by Larry Kerchner (Guest Reviewer)


Last night at Dizzy’s Club Coca-Cola, the hearts of 130 listeners were warmed, ironically by a cool southerly breeze in the person of jazz singer extraordinaire, Audrey Shakir. The Atlanta-based chanteuse, who has worked with the Jazz at Lincoln Center Orchestra with Wynton Marsalis (in which her son, Walter Blanding, plays saxophone), blew into town for a two-night appearance at Dizzy’s with her show, An Evening with Audrey Shakir. The upscale jazz venue, overlooking venerable Columbus Circle (who remembers the Coliseum?), offers a spectacular view of the posh Central Park South neighborhood, a view second only to that of The Appel Room in the same complex.


Ms. Shakir was accompanied by Musical Director/pianist Ted Howe, bassist Tom Kennedy, and drummer Matt Slocum – a combined Atlanta-New York City trio that dissected musical nuance like a team of skilled surgeons, and swung like they’d been together for years. Even Howe’s 5/4 to 4/4 to 3/4 to 7/8 and-back-again chart on Ray Noble’s “Cherokee” didn’t phase these A-list players, nor Ms. Shakir, who scatted in this and virtually every tune in the set. Sounds like overkill, right? Wrong! What may be too much in another singer’s hands was not only not too much – it wasn’t nearly enough! She’s THAT good — the best bebop scat singer I’ve ever heard, ranking with Ella, Sarah and other jazz vocal royalty. Her scales were technically correct for the chord changes, her note choices were hip, her phrasing was Bird-perfect, and her musical soul exuded honesty and a total respect for the art form.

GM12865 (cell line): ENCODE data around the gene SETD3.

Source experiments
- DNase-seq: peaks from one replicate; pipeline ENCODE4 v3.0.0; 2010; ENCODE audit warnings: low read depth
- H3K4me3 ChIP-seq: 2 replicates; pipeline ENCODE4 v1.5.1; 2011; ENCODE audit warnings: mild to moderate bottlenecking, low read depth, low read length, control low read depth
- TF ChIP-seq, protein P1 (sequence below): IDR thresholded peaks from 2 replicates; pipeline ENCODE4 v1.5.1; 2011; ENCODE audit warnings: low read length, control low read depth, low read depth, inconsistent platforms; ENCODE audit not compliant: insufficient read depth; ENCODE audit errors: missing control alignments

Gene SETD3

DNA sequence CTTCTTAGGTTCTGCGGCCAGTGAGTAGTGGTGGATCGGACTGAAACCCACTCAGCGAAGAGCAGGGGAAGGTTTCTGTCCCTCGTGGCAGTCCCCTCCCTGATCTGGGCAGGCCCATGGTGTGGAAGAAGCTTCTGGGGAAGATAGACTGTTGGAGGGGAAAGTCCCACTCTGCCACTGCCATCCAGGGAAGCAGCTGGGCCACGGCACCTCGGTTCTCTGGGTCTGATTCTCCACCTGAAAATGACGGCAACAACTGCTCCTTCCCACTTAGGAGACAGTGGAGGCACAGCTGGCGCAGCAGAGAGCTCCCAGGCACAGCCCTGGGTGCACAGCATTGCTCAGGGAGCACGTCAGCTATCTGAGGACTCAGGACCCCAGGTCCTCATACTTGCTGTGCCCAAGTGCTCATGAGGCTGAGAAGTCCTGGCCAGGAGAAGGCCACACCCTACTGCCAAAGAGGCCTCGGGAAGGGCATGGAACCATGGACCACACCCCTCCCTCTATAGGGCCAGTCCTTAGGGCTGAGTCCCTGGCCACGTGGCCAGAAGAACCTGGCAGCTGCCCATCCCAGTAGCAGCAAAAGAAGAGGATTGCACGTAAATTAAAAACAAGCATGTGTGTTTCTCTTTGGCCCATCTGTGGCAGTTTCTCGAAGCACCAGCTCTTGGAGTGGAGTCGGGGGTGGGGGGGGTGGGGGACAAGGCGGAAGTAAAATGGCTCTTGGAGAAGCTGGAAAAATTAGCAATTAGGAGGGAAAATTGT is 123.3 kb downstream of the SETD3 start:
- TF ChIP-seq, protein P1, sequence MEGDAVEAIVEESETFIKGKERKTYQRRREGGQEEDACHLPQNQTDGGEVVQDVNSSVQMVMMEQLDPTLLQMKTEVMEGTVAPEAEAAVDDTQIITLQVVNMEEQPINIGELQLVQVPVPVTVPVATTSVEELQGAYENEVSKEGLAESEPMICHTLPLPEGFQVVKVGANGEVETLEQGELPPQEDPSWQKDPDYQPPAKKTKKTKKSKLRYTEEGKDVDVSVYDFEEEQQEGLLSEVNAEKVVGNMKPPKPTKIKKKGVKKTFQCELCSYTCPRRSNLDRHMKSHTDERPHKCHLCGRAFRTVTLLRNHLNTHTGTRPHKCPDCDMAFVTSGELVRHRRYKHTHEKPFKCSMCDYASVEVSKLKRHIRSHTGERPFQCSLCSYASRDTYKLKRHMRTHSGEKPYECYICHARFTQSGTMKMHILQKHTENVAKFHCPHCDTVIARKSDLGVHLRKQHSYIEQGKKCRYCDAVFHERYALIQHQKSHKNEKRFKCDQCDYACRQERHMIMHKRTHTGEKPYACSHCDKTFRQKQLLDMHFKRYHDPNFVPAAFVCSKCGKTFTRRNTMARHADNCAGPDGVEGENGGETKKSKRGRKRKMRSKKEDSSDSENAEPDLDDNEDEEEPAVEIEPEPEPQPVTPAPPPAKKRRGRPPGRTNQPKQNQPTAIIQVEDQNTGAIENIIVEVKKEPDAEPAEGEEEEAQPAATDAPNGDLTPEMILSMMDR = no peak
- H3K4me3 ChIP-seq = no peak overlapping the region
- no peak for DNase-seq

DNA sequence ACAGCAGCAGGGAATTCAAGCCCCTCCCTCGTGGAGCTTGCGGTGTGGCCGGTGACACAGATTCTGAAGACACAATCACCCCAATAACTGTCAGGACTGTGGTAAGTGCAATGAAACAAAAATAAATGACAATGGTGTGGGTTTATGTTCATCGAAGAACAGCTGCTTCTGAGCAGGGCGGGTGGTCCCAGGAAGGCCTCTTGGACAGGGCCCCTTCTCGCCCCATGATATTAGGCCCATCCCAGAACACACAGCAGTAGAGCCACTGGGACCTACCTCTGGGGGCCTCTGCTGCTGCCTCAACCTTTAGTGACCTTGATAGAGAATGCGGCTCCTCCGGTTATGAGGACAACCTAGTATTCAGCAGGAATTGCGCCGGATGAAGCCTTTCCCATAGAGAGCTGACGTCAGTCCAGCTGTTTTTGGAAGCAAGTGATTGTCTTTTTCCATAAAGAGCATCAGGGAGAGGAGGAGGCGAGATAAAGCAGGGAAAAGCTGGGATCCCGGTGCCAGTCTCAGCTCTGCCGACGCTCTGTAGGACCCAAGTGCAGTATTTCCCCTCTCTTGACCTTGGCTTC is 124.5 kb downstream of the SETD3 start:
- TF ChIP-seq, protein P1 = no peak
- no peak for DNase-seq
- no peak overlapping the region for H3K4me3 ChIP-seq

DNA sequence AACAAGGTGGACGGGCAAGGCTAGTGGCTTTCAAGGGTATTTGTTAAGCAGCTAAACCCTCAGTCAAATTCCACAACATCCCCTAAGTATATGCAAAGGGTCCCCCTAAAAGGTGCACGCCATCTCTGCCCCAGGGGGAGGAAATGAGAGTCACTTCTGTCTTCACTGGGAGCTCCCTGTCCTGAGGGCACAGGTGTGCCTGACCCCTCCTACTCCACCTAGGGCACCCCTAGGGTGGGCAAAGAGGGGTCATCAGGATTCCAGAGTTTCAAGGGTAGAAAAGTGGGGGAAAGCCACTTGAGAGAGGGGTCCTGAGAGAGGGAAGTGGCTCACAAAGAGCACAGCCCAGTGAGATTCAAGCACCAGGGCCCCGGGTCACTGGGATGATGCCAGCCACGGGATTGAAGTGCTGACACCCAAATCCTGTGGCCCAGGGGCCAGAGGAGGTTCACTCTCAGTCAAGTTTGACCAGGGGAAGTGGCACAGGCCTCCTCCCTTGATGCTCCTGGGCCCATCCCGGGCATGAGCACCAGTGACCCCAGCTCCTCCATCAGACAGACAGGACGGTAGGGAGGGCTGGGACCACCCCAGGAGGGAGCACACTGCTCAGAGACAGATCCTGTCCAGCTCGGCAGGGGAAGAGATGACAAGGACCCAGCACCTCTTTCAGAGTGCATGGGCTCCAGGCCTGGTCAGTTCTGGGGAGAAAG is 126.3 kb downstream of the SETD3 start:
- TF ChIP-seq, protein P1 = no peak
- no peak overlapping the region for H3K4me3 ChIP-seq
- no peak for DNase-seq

From the opening tune, “Is You Is Or Is You Ain’t My Baby,” it was obvious we were in for a treat. Next came “Birks Works,” a 100% scat tune, which was 100% spot on. Most, but not all of the remainder of the set was comprised of standards like “You Go To My Head,” “Sunny Side Of the Street,” “Star Eyes,” the aforementioned “Cherokee,” and “Take the ‘A’ Train,” all of which were handled with aplomb by all four musicians on the stage (Audrey is one of them).


In Howe’s blazingly fast solos, each note always finds its way to just the right spot at just the right time, and Kennedy’s bass solos are as inventive and tasty as they are in tune (a big deal for me), even when he plays high on his G string (no jokes please). Slocum mimicking Ms. Shakir’s riffs on his kit as they traded eights was a “moment,” too. One of many.


A special highlight was when Ms. Shakir asked the audience to “listen with your eyes,” as she stepped to the side and gracefully signed the lyrics to “My Valentine” in total silence, after which she returned to the mic and sang it, signing again as she sang so we could understand what we had just witnessed with rapt attention. It was as moving a lesson as you’ll find in the art of connecting with an audience.


Audrey Shakir is truly a delight and a scatting force of nature.  www.jalc.org 


*Larry Kerchner is a songwriter-musician extraordinaire